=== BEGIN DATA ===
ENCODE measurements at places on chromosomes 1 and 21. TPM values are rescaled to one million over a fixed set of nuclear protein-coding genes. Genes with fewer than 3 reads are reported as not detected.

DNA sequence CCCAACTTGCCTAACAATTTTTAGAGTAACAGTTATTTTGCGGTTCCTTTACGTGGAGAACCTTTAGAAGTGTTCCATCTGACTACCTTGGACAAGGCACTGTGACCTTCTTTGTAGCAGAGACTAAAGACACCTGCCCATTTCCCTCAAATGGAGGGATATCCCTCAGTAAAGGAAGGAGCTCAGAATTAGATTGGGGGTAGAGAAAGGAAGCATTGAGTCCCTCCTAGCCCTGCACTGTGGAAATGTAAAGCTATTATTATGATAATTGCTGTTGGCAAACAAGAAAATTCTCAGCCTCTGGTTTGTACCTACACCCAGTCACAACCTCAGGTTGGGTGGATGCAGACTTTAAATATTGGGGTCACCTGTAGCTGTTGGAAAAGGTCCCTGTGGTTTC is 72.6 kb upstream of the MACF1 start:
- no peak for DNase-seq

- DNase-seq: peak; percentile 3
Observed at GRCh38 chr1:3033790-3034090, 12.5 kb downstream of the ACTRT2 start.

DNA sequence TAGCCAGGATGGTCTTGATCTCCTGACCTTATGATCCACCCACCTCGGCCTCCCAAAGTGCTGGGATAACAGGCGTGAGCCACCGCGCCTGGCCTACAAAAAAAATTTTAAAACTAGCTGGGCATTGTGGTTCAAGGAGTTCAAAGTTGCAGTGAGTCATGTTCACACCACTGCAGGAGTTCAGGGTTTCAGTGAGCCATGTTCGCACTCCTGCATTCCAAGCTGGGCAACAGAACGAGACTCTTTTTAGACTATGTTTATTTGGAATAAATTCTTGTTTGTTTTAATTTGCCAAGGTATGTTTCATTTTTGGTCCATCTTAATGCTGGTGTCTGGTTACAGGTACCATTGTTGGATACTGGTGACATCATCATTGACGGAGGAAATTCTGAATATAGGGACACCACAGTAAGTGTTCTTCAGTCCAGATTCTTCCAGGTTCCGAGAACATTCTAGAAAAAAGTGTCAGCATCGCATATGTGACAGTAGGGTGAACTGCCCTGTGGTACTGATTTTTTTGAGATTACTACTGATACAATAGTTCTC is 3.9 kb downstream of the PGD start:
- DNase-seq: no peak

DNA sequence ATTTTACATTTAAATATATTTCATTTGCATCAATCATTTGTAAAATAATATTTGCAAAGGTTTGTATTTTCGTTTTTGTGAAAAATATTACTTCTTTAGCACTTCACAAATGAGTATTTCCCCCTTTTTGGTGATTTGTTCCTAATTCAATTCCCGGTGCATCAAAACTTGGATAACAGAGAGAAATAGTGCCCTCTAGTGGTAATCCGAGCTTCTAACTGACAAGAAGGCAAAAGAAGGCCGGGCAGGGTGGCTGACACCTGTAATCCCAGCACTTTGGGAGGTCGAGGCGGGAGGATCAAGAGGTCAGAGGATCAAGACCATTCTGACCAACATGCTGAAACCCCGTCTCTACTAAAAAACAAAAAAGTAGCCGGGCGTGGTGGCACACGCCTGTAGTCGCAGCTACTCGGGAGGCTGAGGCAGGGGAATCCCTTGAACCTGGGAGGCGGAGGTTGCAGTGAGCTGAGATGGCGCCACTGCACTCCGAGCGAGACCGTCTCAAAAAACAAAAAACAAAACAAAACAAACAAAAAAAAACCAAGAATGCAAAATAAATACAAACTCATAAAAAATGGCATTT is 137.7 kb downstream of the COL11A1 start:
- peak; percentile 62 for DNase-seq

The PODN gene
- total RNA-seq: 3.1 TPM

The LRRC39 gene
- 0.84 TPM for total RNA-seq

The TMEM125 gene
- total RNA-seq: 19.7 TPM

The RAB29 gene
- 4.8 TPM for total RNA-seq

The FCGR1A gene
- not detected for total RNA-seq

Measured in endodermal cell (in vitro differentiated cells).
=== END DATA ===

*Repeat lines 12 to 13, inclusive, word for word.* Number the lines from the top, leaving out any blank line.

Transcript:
The LRRC39 gene
- 0.84 TPM for total RNA-seq